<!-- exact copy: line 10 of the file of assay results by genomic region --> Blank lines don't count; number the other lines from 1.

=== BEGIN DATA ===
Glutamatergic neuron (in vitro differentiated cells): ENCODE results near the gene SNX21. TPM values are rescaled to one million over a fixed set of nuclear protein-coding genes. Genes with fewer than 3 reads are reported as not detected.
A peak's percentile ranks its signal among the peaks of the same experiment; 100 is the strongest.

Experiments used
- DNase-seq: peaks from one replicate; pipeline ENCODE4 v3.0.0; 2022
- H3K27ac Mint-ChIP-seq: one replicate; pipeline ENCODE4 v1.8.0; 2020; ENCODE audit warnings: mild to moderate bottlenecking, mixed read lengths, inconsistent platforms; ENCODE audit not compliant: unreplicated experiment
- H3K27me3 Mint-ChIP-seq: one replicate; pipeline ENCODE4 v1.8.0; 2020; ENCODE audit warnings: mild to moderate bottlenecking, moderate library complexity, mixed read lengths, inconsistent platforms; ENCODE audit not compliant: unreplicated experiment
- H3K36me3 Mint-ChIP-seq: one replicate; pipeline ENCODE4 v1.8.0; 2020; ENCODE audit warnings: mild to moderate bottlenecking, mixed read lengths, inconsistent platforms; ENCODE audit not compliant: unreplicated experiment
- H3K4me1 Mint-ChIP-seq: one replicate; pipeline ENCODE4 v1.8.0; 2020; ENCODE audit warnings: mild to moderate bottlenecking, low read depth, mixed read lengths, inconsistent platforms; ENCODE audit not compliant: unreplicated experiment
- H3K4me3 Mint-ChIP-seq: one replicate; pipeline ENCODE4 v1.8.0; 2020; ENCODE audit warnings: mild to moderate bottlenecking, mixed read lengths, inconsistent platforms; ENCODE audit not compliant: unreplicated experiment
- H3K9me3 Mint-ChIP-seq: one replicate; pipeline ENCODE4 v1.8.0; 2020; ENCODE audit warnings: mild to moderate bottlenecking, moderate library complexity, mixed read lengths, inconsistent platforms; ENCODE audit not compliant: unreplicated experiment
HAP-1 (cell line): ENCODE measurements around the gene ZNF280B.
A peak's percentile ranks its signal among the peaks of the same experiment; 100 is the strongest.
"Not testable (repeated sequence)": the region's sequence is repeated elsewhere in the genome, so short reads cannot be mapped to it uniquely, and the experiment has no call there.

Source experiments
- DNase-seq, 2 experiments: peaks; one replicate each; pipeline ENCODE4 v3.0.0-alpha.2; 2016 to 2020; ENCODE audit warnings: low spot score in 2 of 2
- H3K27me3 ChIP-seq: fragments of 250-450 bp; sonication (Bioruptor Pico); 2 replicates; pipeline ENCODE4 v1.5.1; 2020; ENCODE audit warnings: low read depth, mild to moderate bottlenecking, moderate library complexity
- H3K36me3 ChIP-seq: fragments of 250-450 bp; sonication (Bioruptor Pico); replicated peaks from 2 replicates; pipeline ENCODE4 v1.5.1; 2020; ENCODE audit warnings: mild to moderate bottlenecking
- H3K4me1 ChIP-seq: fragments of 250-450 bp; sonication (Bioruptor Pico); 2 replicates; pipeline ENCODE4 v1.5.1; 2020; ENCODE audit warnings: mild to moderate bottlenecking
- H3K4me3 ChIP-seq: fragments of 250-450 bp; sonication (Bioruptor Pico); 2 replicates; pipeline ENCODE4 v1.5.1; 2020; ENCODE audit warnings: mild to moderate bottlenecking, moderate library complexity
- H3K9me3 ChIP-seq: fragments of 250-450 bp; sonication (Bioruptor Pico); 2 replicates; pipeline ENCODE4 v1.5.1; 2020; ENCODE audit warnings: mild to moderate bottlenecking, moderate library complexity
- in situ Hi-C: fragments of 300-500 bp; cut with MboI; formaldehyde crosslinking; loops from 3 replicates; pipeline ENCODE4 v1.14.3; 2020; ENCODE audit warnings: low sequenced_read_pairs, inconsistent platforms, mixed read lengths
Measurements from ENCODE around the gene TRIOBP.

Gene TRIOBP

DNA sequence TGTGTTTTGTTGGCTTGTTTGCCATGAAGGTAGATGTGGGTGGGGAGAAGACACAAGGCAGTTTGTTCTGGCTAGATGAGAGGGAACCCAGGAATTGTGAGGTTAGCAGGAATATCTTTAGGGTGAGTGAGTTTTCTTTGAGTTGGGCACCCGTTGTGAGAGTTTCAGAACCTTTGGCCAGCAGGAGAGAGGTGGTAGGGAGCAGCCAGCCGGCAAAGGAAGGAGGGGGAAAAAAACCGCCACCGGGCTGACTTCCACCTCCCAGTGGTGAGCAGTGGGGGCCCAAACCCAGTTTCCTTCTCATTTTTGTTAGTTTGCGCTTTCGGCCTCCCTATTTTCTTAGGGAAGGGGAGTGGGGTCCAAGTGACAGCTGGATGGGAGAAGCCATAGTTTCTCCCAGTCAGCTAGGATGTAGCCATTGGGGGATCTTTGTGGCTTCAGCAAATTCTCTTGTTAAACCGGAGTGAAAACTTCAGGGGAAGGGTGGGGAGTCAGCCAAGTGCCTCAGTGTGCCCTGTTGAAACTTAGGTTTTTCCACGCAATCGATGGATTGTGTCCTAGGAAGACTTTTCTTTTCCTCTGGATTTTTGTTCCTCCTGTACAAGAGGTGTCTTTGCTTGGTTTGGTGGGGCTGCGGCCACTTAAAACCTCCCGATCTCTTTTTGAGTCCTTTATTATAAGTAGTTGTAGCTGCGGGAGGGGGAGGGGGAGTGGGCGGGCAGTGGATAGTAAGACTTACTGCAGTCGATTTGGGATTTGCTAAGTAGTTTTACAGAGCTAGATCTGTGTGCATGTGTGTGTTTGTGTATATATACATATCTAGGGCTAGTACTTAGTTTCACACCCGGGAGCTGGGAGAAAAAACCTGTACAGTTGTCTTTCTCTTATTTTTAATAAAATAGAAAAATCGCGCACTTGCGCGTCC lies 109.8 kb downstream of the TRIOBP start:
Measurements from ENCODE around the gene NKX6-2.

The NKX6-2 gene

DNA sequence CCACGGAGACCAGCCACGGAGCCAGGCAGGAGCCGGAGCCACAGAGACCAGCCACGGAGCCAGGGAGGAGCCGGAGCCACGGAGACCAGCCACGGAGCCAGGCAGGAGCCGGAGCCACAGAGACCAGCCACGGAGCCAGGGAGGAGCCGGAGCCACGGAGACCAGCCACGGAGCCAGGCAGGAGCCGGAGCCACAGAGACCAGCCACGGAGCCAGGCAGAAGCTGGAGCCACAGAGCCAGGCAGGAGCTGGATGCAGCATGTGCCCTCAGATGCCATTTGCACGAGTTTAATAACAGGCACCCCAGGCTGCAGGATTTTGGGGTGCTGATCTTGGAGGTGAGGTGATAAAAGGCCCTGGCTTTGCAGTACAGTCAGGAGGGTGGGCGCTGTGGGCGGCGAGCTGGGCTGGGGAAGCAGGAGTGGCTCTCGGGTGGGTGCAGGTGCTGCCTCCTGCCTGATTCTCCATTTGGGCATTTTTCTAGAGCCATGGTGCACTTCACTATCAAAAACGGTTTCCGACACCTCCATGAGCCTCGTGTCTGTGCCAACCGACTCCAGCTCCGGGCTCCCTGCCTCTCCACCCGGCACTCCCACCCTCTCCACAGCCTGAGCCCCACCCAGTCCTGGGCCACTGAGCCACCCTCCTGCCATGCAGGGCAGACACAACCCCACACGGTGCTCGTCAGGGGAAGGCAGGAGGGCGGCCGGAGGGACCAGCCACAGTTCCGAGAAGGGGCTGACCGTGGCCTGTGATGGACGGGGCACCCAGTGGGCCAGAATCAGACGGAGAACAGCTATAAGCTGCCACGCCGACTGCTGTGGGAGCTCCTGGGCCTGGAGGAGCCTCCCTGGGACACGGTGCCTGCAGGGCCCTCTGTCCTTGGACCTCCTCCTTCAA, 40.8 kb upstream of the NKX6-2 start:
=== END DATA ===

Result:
- H3K9me3 Mint-ChIP-seq: one replicate; pipeline ENCODE4 v1.8.0; 2020; ENCODE audit warnings: mild to moderate bottlenecking, moderate library complexity, mixed read lengths, inconsistent platforms; ENCODE audit not compliant: unreplicated experiment